Mind Matters Natural and Artificial Intelligence News and Analysis

TagArtists and AI art

futuristid dystopian city
Dystopian futuristic cyberpunk city at night in a neon haze. Blue and purple glowing neon lights. Urban wallpaper. 3D illustration.

AI Art Tool Can Generate Both Beauty and Horror

Making AI image generators mainstream might offer people an interesting new frontier to explore. But the tech has a serious dark side

The capacities of AI art generators have grown much in the past couple of years. Through complex algorithms, AI scans the internet and manages to make artistic composites, some sublime, others grotesque. Today, AI art generators have incredible potential, but their capacities can also be easily abused. According to a Wired article from September 21, Science fiction novelist Elle Simpson-Edin wanted to generate artwork for her newest book. So, she tried AI tools. Her novel unabashedly depicts gore and sex, but most of the AI tools she discovered included “guardrails” that sanctioned explicit content. That is until she found Unstable Diffusion, “a Discord community for people using unrestricted versions of a recently released, open source AI image tool called Stable Diffusion.”…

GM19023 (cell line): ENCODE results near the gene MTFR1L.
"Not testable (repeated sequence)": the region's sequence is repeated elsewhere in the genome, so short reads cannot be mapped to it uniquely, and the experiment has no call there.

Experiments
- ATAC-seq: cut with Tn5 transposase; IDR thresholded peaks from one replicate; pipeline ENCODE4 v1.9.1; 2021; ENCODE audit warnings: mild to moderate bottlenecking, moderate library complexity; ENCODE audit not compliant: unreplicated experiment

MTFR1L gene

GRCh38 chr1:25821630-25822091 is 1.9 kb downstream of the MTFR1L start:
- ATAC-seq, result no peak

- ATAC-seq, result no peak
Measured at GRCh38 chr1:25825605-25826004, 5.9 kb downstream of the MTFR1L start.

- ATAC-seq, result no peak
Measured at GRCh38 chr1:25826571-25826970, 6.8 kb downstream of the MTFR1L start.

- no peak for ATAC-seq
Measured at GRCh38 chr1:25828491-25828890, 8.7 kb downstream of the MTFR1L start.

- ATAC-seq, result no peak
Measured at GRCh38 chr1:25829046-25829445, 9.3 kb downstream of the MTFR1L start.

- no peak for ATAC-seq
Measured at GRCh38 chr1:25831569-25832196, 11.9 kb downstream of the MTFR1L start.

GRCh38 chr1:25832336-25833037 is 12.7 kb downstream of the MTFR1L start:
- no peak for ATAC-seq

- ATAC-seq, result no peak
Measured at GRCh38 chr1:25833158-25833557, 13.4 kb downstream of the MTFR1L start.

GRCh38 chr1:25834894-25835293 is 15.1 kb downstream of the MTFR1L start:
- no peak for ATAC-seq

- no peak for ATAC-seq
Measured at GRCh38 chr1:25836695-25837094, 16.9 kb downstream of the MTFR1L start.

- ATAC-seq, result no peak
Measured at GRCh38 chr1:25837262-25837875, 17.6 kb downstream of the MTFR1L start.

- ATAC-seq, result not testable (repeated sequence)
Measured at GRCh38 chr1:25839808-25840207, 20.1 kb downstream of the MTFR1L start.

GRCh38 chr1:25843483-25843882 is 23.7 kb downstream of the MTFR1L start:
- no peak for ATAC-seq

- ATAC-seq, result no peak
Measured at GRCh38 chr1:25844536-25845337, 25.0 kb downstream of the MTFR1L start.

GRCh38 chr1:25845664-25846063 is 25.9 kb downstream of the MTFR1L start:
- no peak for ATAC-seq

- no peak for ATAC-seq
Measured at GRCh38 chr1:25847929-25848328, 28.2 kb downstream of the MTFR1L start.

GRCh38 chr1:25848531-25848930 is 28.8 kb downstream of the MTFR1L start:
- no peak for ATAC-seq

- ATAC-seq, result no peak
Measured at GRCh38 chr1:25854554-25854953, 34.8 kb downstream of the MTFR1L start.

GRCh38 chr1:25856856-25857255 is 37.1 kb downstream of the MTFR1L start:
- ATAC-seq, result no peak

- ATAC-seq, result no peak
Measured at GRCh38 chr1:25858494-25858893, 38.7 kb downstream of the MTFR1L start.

cozy-domestic-christmas-interior-with-window-bed-candles-and-fireplace-neural-network-generated-art-picture-produced-with-ai-in-2022-stockpack-adobe-stock
cozy domestic christmas interior with window, bed, candles and fireplace - neural network generated art, picture produced with ai in 2022

What Can AI Text-to-Image Generators Do for Artists?

Developer David Holz discusses his Midjourney generator in terms of the communities that grow up around art generated from words or phrases

In an interview with David Holz, founder of Midjourney, Verge senior reporter James Vincent asks about the new text-to-art AI image generators that are shaking up the illustration market: Generally, the “few dozen” current versions — which rely on combining materials from across the internet — work reasonably well but here are the drawbacks Vincent notes: They’re tricky and expensive to create, requiring access to millions of images used to train the system (it looks for patterns in the pictures and copies them) and a great deal of computational grunt (for which costs vary, but a million-dollar price tag isn’t out of the question). James Vincent, “‘An engine for the imagination’: The rise of AI image generators” at The Verge…